The struggle is real.

But the Hope is also real.

Some of us have a dream like Martin Luther King Jr.’s, that one day “we will be able to transform the jangling discords of our nation into a beautiful symphony of brotherhood. With this faith, we will be able to work together, to pray together, to struggle together, to go to jail together, to stand up for freedom together…”

Some of us are learning, like the Dali Lama, that we “must not hate those who do wrong or harmful things; but with compassion, we must do what we can to stop them — for they are harming themselves, as well as those who suffer from their actions.”

Some of us are accepting, like Frodo, that we are called to do what is ours to do, in our time, in our place, each in our own way.

Some of us will never stop believing in the reality of a power of Life and Love within the universe. Life and Love that is both human and divine. Life and Love that is much much bigger than the sum of its parts.

In the Both-And reality of our human condition, some of us – religious and non-religious – still choose to live in Resurrection Hope.

So this is where I am. And this is where I will stay. In the Third Day.

As I watch the unfolding of a Trump administration, I’m still angry. So I will make my donations and write my representatives and march if I must. But I will not give up Hope.

As I listen to the continued stories of violence and brokenness, I’m still angry. So I will speak out to my local and state authorities and I will wear my safety pin and stand in the gap with and for my sisters and brothers. But I will not give up Hope.

As I experience a multitude of emotions triggered by the reality of this Not-Yet world in which we live, I will keep my focus and find my balance and practice compassion. And I will not give up Hope.

The struggle is real.

But so is the Hope.

 

(Today is a good day to read again. Dr. Martin Luther King Jr.’s “I Have a Dream” speech.)

And take heart from Gandalf’s wisdom:

Charlotte Vaughan Coyle lives in Paris TX and blogs about intersections of faith, culture and politics on her website and Intersections Facebook page. cvclogo copyShe is national secretary for Coffee Party USA and contributes regularly to the Join the Coffee Party Movement Facebook page.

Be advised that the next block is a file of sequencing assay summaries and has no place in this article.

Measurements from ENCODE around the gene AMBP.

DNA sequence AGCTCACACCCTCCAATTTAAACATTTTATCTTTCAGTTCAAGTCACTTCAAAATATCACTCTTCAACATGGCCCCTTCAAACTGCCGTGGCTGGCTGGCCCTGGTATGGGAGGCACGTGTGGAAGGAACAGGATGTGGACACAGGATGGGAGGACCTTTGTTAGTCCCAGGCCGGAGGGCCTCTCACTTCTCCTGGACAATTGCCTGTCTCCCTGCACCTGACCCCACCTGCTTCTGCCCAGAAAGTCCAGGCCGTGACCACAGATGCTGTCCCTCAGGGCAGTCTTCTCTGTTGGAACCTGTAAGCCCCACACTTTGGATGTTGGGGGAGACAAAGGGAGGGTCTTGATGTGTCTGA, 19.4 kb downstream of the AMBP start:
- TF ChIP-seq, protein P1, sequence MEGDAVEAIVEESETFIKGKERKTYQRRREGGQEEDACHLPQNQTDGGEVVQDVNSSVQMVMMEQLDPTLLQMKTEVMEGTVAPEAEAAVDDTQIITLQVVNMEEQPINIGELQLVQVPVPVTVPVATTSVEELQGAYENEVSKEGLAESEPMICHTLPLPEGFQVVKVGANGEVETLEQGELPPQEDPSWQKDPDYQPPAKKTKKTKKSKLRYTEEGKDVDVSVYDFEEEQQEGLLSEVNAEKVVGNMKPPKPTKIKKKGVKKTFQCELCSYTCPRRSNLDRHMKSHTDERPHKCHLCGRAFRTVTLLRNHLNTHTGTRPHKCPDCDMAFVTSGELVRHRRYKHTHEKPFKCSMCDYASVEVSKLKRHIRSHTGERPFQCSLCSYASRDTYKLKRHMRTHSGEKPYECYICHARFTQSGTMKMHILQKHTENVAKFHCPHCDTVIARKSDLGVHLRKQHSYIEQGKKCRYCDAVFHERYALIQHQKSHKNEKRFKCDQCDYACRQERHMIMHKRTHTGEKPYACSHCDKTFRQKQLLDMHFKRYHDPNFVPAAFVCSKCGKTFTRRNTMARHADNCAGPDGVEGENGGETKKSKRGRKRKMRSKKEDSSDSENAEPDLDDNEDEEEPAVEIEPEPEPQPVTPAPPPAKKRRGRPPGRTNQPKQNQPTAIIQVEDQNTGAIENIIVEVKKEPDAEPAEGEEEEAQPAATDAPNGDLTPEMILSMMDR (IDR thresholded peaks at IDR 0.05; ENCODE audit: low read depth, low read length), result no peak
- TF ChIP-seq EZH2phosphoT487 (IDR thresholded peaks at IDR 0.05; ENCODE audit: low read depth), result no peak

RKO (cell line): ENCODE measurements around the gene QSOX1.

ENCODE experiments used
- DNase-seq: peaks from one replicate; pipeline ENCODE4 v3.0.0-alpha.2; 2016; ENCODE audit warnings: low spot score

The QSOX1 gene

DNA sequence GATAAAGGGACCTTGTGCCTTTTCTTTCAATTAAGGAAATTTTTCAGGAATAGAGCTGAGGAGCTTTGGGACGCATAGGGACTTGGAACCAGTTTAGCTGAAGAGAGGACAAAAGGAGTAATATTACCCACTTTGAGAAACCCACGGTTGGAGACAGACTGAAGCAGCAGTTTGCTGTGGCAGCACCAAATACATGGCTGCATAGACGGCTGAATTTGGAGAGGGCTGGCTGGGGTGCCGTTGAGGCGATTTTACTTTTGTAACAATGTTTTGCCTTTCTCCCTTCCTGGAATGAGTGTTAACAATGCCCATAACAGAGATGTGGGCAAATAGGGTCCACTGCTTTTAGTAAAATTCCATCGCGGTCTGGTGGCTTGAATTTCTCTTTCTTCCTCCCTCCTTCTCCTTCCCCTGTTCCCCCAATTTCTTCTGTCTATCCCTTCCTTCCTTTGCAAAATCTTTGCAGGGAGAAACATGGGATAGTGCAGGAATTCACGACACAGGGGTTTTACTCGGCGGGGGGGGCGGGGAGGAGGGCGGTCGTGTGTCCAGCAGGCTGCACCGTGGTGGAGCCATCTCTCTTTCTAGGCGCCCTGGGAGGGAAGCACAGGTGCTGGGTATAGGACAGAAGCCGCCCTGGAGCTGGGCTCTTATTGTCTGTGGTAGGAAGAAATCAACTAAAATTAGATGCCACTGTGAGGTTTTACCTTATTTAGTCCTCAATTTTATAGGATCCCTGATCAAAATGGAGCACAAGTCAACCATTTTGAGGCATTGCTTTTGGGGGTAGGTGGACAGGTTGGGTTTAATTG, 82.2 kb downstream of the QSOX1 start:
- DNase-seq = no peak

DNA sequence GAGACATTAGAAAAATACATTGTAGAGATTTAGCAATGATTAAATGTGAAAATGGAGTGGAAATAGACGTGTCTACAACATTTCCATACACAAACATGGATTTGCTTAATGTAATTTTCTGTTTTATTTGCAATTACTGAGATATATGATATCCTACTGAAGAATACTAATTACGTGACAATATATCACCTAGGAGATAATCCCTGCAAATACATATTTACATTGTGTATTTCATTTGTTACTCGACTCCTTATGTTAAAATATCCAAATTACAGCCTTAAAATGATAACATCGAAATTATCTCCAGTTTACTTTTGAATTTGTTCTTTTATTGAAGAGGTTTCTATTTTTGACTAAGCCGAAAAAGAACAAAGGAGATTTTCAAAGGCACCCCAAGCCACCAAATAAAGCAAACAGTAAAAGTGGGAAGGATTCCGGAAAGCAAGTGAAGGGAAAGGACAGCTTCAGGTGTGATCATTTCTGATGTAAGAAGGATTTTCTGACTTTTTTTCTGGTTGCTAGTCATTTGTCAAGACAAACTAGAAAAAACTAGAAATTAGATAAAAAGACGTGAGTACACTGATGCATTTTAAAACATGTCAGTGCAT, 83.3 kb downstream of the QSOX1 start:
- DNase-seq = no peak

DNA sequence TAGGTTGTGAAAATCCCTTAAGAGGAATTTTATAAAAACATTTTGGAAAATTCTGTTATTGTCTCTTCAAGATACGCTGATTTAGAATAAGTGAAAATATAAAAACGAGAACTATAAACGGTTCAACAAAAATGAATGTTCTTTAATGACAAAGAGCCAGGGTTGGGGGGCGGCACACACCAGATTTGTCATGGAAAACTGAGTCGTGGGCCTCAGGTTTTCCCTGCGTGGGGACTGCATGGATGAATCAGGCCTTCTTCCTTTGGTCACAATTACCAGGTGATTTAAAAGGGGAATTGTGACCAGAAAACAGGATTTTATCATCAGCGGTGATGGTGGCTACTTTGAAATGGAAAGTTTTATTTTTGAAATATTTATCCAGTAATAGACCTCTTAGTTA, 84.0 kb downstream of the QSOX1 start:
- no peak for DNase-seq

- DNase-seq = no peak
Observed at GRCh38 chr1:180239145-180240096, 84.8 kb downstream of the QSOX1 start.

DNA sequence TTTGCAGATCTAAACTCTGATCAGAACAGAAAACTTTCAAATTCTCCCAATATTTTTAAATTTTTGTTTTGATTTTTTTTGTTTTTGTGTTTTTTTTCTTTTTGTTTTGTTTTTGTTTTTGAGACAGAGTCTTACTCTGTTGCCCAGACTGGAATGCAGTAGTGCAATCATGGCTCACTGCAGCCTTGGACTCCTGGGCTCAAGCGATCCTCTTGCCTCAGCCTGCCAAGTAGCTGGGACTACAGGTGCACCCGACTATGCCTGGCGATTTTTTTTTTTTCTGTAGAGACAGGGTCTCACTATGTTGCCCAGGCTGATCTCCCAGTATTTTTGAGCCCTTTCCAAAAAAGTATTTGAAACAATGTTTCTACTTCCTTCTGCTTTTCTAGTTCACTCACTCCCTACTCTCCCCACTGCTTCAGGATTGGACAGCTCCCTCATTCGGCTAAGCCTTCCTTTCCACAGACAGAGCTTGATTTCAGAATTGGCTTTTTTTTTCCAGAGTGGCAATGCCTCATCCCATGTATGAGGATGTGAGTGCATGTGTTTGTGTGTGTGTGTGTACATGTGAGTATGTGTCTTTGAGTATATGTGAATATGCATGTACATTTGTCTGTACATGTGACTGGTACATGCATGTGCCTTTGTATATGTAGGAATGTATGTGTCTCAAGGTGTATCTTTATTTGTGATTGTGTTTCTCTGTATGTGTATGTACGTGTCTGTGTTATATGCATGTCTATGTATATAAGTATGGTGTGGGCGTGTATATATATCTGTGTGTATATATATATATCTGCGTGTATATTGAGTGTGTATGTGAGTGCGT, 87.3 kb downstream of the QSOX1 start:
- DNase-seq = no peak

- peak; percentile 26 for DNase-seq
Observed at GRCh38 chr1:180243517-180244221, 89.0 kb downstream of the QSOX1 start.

Charlotte is an ordained minister within the Christian Church (Disciples of Christ) and also blogs about Scripture from a progressive Christian approach in her Living in The Story Musings.

 

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Charlotte Vaughan Coyle

Charlotte Vaughan Coyle

Charlotte Vaughan Coyle lives in Paris TX and blogs about intersections of faith, culture and politics on her website and Intersections Facebook page. She is national president for Coffee Party USA and contributes regularly to the Join the Coffee Party Movement Facebook page. Charlotte is an ordained minister within the Christian Church (Disciples of Christ) and also blogs about Scripture from a progressive Christian approach in her Living in The Story Musings.

3 thoughts on “The Third Day”

  1. Yes, Charlotte, sometimes hope is all we have to hold onto. Action follows, in the name of all that is good, right, just, true. Surely there are paradigms that cannot be shifted by rhetoric. Sylvia

  2. I hope that some day we no longer need to fight, which I see as you describe–making donations, writing letters, and marching if need be. In that spirit I would like to share what has been reverberating in my head since November 9: “It was important, Dumbledore said, to fight, and fight again, and keep fighting, for only then could evil be kept at bay, though never quite eradicated.” From Harry Potter and the Half-Blood Prince by J.K. Rowling, Chapter 30.